Strieter Autobiography: Newburgh
January 11, 2016 Leave a comment
In 1854 a small portion of Zion’s Church in Cleveland, Mr. Pastor Schwan’s congregation, branched off and formed an independent congregation in Independence, Cuyahoga County, Ohio, near Newburgh, two miles south, and named it St. John Church.1 Twenty or so families combined to form it. They built a little frame church and a small parsonage behind it. They called me to be their pastor. In October 1854 I moved there with my young wife, Mother-in-law Ernst, and her five younger little daughters.2 On the 18th Sunday after Trinity I was installed by Pastor Schwan, with Pastor Kühn from Euclid and Pastor Steinbach from Liverpool assisting. The church was dedicated at the same time. Pastor Kühn delivered the sermon. Pastor Steinbach presided at the rite of dedication.3 On the 19th Sunday after Trinity I delivered my inaugural sermon.
I preached and taught school during the week to twenty or so children. With the exception of one family and a widow Z. they were all Hanoverians. Father H. H. Böhning was the senior member. When we met to elect our Board of Elders and determine the salary (I was to be paid two hundred dollars per year), Father Böhning said, “I will give this much.” And he went through the ranks this way, and asked at the end if they were happy with that. “Yes,” they said, cheerfully and unanimously. Besides the two hundred dollars they also gave wood for fuel and a lot of other stuff. They took very good care of us. There I had it very nice for a change. The people loved me and bore with my weakness4 very patiently. They also loved my wife very much. The girls M. B. and M. B. gave her a new dress every year. They also liked Mother-in-law Ernst and the girls. The dear people came to church very regularly, and the same was true for Catechism instruction and the men’s attendance at congregational meetings. There was a very brotherly spirit among us.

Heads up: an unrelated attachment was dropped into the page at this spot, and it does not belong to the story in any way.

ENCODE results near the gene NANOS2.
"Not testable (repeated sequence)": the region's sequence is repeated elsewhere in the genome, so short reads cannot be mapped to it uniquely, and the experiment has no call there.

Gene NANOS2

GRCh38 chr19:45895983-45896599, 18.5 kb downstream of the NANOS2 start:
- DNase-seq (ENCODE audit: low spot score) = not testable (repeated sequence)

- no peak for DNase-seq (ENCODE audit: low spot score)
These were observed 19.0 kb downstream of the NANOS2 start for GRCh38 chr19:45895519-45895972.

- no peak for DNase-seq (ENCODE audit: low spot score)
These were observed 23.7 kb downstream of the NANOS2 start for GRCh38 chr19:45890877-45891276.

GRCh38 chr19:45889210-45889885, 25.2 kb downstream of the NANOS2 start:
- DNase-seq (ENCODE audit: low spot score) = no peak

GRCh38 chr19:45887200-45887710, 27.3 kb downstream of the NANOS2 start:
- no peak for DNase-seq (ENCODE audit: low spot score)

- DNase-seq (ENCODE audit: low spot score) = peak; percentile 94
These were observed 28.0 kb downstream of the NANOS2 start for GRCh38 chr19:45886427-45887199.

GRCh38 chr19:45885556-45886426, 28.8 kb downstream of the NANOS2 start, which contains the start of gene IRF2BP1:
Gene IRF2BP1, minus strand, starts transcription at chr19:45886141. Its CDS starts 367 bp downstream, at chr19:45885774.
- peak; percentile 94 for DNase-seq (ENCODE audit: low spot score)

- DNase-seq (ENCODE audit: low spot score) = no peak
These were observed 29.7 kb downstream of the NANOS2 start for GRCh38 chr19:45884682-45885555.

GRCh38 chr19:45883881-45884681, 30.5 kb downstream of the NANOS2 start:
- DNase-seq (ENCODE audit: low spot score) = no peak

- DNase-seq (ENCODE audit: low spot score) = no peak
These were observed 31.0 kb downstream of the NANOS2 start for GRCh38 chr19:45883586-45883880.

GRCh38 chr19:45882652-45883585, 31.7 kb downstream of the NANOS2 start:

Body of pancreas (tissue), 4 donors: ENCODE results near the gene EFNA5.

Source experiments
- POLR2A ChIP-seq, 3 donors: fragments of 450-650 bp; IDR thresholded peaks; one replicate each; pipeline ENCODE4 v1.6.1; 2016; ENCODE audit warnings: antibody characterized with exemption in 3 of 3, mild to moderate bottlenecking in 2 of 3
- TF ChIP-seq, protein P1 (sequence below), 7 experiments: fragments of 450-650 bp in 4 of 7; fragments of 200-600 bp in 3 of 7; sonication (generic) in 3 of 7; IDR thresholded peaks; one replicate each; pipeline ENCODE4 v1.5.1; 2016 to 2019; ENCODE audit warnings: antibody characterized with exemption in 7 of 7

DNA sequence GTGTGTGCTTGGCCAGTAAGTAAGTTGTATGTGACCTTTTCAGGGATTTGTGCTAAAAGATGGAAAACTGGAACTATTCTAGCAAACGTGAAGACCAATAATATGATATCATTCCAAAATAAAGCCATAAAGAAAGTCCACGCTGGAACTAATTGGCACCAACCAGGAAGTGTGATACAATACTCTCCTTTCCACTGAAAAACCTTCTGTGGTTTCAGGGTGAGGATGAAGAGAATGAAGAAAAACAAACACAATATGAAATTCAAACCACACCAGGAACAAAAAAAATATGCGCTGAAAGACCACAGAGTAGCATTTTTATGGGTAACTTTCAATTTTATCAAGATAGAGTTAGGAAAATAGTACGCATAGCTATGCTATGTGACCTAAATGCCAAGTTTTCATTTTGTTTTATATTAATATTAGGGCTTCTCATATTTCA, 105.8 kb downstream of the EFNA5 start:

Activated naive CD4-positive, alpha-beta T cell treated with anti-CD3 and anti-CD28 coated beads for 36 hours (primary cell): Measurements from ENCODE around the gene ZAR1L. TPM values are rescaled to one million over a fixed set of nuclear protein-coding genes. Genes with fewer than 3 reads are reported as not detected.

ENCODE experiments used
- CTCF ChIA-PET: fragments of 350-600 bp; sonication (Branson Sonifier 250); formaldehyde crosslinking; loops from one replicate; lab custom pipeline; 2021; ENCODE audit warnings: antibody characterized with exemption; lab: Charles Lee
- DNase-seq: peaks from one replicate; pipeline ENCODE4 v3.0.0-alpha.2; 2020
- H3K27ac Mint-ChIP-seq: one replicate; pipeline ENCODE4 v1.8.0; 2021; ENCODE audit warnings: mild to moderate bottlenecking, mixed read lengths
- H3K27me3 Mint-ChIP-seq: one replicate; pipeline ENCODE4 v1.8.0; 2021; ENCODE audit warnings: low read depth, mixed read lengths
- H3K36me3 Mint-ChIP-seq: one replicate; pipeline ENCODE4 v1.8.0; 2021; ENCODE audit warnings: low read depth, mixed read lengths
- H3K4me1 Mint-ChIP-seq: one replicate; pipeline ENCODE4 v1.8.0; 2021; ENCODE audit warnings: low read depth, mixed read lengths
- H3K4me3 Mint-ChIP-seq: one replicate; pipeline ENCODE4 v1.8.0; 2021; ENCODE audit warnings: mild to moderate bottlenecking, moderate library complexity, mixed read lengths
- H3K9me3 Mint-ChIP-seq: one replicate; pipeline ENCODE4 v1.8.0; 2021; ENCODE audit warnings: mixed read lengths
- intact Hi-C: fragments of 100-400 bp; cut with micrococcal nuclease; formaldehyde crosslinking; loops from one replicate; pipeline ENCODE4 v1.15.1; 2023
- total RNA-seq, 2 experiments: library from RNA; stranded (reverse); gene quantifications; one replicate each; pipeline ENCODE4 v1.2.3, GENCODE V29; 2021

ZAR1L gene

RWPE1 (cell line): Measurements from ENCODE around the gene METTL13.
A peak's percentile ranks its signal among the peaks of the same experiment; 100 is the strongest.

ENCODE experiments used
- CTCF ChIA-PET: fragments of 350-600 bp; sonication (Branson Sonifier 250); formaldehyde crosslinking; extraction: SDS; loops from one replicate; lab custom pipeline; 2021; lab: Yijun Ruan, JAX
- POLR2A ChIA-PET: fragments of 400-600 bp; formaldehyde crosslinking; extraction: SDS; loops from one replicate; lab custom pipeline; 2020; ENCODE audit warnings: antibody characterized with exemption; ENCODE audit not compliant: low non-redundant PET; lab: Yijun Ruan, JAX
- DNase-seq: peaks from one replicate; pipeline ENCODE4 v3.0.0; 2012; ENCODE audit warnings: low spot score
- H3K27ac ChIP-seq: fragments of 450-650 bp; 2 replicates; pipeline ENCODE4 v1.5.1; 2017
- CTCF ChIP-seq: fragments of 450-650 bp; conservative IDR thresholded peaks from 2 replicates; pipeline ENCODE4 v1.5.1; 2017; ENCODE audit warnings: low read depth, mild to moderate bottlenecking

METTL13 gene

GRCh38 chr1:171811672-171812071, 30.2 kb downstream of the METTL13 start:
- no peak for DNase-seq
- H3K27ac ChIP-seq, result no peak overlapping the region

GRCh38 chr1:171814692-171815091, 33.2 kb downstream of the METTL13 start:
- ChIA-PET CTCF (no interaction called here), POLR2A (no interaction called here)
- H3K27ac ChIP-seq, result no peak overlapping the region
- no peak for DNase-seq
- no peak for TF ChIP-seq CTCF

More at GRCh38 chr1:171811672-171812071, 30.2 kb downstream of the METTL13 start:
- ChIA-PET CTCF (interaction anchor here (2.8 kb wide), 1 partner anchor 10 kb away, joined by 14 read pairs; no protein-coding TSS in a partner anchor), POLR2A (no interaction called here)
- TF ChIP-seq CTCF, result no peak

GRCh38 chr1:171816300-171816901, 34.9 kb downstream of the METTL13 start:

My church attendees [Kirchkinder] enjoyed listening to God’s Word. It also had its fruit. One time Widow Z. came to me and said that her neighborlady had brought her an entire basketful of goodies, and when she asked why she was doing this, she had answered, “On Sunday the pastor preached about love, and it went to my heart.”
One time H. B.5 spoke his mind to me rather quite freely and definitely said more than he should have. The next day he came: “Mr. Pastor, I am sorry. I have as many regrets about what I said as I have hairs on my head.”
One time I noticed that a certain man had peered into the glass a little too deeply. The next morning there was a knock at the door. I said, “In here [Herein]!” which is what we said back then. In comes my man So-and-so. I say, “Have a seat, sir!” He sits down. I say, “Now, my dear man, what brings you to me this early?”
He says, “Oh, sir, you know that already!” and he started to cry and pleaded with me to forgive him anyway.